Can the System Handle Huge Voter Turnout?
Long lines, close race will trigger legal challenges on Election Day.
Oct. 30, 2008— -- A record number of Americans are voting early this year, and Election Day turnout is expected to be so high that experts predict long, snaking lines -- and plenty of legal challenges.
If the turnout is as big as expected, and the race is close, lawyers for both parties could file challenges on issues related to provisional and absentee ballots, the expertise of poll workers, the efficacy of voting machines and the hours of operation at polling places.
"A key question," says Edward B. Foley, of Moritz College of Law at Ohio State University, "is whether the infrastructure can handle the volume that we will see."
The pressure on the system will be eased in those states where voters have taken advantage of the early vote, but in a battleground state such as Pennsylvania, with no early vote, experts hope that election officials have adequately prepared the system.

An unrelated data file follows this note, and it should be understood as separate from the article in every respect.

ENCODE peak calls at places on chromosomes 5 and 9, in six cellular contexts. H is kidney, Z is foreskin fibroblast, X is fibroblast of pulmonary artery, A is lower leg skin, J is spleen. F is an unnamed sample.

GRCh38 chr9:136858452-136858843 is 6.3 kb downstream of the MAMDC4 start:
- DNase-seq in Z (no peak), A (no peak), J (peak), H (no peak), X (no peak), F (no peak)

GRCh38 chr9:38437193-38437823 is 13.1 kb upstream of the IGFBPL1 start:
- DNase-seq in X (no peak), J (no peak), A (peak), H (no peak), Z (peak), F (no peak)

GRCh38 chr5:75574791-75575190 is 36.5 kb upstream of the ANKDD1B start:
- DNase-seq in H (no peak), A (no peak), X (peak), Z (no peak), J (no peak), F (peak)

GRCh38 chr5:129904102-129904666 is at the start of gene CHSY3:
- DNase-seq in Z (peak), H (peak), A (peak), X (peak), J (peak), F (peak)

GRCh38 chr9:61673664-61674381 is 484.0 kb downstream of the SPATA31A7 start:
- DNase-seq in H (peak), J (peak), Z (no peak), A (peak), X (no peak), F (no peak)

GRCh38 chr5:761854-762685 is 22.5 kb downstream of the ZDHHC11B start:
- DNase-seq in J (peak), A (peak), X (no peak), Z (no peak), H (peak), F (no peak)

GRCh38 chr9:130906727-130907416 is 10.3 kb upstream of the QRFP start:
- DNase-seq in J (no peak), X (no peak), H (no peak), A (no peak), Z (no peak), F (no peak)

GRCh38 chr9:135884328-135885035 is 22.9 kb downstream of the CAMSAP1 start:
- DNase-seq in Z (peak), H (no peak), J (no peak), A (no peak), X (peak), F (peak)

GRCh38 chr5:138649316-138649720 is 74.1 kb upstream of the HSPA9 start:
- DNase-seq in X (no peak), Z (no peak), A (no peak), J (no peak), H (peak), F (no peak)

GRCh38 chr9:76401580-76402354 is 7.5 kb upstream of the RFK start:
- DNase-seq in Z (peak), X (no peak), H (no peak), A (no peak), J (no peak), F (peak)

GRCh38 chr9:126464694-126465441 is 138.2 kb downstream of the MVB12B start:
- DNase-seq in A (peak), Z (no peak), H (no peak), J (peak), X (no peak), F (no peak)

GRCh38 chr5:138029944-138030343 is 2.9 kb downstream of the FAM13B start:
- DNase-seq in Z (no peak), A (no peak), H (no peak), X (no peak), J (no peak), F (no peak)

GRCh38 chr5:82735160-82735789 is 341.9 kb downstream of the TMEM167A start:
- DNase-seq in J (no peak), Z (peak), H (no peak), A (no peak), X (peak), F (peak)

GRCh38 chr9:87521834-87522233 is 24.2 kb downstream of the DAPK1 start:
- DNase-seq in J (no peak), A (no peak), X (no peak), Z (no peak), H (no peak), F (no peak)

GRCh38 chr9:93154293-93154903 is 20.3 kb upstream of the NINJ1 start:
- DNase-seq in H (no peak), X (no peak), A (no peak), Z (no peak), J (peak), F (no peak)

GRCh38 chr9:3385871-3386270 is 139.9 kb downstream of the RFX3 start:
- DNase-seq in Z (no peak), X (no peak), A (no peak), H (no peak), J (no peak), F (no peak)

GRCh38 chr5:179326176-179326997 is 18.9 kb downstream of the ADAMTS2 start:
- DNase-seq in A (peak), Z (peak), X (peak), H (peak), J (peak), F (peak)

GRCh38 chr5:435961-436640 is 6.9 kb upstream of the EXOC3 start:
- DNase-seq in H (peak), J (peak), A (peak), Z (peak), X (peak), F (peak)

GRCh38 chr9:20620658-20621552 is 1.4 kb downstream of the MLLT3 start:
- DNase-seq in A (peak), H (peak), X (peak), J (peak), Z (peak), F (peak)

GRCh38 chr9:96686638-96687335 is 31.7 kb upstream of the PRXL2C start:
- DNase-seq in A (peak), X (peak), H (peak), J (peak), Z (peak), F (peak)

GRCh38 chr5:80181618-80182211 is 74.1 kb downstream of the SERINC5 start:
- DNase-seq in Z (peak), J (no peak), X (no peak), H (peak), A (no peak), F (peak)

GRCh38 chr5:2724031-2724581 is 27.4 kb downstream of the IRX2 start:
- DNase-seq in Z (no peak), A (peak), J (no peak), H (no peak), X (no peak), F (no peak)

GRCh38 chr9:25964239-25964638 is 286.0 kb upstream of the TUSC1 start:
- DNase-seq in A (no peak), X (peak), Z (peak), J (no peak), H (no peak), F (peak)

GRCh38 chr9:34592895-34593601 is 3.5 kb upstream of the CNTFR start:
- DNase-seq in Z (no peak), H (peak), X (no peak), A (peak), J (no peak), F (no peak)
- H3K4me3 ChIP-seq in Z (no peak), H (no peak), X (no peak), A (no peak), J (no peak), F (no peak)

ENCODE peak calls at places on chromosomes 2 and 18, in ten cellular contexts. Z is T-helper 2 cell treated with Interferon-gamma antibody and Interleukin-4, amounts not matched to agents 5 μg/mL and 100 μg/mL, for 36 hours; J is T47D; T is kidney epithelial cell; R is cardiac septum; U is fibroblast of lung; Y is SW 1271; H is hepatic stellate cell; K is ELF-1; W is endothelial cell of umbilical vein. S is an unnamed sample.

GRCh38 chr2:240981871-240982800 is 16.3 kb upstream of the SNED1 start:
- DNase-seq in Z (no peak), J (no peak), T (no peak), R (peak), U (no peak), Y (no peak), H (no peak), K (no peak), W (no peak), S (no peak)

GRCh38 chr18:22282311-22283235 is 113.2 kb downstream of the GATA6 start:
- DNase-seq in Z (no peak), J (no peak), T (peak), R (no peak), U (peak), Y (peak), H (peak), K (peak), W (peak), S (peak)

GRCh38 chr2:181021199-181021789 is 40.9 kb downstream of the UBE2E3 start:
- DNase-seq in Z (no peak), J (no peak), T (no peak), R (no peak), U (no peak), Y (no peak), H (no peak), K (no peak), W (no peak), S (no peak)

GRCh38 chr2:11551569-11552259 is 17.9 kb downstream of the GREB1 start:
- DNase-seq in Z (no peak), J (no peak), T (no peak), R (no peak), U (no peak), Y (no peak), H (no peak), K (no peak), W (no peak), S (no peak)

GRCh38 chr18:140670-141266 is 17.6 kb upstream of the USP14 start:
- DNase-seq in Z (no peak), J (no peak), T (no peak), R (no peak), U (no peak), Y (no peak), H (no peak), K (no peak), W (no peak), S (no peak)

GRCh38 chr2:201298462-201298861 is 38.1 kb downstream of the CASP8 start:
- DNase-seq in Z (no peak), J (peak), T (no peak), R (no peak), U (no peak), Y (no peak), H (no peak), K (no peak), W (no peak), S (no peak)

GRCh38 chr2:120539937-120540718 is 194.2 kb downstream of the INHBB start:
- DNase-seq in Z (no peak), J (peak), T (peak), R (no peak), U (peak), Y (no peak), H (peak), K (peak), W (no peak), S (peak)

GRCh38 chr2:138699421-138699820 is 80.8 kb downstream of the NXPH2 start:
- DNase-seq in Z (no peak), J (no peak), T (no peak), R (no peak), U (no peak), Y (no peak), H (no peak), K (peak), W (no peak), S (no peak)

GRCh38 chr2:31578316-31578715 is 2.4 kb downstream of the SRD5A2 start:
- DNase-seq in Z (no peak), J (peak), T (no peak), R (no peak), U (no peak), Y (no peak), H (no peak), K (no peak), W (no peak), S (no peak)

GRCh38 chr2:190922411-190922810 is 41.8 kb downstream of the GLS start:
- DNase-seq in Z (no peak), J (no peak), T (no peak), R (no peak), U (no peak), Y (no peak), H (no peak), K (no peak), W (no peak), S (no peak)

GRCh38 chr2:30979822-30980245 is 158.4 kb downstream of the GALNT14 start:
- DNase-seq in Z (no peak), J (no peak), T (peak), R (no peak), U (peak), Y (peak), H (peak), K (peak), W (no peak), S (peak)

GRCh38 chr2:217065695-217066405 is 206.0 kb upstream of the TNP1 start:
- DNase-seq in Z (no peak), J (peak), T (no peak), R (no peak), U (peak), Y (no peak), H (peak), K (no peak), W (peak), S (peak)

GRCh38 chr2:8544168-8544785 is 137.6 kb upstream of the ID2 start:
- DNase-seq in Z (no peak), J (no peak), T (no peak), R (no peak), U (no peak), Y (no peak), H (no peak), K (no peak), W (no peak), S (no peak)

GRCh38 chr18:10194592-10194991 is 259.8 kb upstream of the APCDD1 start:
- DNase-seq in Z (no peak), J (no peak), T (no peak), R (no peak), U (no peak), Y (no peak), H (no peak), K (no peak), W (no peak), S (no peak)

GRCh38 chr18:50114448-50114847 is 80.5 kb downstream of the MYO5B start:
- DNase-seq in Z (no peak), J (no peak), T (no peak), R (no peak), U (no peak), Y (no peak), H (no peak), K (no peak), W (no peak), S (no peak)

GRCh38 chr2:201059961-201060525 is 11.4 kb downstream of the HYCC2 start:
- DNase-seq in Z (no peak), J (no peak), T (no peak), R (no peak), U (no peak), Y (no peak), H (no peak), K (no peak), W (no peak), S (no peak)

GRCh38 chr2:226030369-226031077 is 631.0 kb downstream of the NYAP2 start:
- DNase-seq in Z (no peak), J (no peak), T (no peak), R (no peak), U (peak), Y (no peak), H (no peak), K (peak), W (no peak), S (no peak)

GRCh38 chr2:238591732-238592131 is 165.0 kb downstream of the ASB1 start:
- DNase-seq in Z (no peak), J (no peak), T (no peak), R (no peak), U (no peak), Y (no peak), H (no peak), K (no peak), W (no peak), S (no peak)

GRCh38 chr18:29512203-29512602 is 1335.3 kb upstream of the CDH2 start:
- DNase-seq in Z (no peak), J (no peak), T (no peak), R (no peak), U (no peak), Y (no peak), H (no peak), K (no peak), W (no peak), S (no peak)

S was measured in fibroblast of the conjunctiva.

Brenda Wright, legal director of the voting rights group Demos says, "There is a lot of attention being paid to preemptive policies, for instance encouraging people to take advantage of early voting and encouraging election officials to have adequate supplies of paper ballots if the machines break down."
But Wright says, "For a lot of voting-rights advocates this is a good news, bad news election. The good news is we expect more people to turn out politically than any presidential election in decades. The bad news is in many places our election system may not be fully prepared to handle the numbers."
Laws regarding elections vary widely from state to state, and many legal challenges are already in front of courts, but on Election Day the campaigns will have to make strategic decisions on how far to push challenges and whether to go to court. Issues expected to be challenged include: